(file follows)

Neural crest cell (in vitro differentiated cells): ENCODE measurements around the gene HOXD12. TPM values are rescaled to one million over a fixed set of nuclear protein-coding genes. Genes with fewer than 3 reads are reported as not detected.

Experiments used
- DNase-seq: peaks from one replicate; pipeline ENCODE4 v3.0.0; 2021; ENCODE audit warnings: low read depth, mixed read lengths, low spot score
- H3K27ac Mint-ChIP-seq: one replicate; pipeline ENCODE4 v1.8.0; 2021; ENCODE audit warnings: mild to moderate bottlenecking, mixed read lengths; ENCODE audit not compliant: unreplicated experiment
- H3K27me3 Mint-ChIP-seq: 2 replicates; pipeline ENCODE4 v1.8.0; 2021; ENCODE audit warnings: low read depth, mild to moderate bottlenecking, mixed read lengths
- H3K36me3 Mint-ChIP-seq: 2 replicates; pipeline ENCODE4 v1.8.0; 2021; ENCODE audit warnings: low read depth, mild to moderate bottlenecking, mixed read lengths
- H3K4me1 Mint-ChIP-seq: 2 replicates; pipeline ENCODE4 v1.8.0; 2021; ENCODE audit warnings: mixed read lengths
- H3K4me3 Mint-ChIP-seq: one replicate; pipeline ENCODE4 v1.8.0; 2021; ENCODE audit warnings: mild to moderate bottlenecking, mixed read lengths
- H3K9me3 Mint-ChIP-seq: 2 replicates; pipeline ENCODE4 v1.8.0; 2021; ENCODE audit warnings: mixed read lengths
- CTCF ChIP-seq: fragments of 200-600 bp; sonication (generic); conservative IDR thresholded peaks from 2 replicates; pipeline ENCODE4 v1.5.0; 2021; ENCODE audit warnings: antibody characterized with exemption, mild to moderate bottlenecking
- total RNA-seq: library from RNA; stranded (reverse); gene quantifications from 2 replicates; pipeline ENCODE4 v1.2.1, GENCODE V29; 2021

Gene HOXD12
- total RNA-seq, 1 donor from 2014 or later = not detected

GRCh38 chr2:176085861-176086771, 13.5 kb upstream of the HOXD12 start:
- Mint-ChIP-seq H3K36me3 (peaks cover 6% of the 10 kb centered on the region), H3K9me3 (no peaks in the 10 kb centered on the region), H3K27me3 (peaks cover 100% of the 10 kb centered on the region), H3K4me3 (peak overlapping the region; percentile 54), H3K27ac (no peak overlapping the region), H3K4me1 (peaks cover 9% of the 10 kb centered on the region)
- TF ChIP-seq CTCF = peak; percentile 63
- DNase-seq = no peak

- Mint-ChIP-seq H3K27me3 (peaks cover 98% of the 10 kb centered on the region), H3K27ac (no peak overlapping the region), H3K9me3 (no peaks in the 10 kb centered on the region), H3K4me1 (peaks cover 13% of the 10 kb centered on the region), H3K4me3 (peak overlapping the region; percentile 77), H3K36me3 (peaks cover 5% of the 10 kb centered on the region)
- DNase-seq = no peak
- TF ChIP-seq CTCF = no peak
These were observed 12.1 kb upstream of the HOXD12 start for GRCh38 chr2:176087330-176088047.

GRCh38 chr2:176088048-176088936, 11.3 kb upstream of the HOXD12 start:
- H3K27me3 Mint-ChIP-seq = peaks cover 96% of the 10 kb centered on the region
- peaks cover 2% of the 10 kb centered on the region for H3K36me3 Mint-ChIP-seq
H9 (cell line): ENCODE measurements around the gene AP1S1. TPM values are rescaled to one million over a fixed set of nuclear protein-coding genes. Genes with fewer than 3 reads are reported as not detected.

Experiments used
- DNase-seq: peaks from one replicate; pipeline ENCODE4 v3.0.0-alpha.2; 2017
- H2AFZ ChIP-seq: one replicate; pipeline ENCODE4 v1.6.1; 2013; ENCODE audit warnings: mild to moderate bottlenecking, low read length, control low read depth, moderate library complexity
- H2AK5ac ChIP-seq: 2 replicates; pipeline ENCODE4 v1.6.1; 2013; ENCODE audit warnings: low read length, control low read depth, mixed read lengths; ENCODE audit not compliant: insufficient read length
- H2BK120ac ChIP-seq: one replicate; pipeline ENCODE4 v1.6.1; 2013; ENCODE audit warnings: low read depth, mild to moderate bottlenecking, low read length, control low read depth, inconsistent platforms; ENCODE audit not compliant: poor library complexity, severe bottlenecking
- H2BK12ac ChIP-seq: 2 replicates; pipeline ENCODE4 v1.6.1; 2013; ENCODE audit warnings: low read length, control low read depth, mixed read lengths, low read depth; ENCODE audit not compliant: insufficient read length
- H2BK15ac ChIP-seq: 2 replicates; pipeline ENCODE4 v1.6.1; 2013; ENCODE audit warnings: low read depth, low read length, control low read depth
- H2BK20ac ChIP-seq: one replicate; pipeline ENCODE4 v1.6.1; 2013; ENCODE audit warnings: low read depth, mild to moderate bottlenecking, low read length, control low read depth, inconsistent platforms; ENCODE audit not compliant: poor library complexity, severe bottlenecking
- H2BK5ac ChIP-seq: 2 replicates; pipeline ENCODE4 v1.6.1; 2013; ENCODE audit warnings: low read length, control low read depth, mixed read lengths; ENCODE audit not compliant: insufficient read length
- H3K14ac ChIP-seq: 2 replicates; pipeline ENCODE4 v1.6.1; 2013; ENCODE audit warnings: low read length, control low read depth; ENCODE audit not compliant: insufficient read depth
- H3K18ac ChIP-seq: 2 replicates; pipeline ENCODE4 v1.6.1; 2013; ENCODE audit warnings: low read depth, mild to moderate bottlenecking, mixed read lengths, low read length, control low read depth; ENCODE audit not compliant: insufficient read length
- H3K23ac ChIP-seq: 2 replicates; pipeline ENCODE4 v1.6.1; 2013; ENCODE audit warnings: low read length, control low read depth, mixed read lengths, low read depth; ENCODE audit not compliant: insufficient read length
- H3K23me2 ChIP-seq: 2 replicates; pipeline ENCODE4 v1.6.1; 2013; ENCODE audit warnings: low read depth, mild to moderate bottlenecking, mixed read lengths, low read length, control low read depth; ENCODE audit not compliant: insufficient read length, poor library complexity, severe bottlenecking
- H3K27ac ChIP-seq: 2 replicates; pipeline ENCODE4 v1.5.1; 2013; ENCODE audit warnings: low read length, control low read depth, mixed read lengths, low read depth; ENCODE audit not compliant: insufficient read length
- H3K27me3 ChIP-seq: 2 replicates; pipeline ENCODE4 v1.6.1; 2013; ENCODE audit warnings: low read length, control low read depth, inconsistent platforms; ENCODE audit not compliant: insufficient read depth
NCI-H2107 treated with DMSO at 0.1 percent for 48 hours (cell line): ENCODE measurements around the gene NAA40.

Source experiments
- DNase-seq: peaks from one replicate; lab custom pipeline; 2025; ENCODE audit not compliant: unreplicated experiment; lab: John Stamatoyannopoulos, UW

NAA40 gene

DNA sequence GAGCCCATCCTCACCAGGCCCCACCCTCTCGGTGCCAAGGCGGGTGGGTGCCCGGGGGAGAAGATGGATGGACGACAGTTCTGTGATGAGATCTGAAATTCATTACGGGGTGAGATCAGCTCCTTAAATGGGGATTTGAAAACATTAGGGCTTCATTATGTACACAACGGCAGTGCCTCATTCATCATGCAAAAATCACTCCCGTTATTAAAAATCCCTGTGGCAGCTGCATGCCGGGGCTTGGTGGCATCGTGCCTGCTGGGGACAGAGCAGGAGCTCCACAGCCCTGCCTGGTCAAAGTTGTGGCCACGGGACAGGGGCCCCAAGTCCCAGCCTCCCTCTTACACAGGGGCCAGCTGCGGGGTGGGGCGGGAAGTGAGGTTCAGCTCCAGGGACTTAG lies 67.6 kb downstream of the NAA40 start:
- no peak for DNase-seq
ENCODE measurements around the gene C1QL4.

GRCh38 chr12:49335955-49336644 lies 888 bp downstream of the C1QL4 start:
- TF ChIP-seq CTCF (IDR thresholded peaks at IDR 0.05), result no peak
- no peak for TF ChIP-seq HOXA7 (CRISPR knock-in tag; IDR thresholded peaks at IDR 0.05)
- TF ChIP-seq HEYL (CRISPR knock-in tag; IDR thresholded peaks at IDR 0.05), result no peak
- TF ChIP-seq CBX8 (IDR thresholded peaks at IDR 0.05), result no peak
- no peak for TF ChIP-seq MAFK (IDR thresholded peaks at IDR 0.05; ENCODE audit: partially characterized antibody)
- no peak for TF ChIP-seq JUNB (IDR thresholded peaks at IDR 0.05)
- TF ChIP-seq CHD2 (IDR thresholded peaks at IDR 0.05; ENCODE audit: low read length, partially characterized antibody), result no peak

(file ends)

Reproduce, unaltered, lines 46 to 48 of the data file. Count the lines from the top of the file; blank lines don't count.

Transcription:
- no peak for DNase-seq
ENCODE measurements around the gene C1QL4.

GRCh38 chr12:49335955-49336644 lies 888 bp downstream of the C1QL4 start: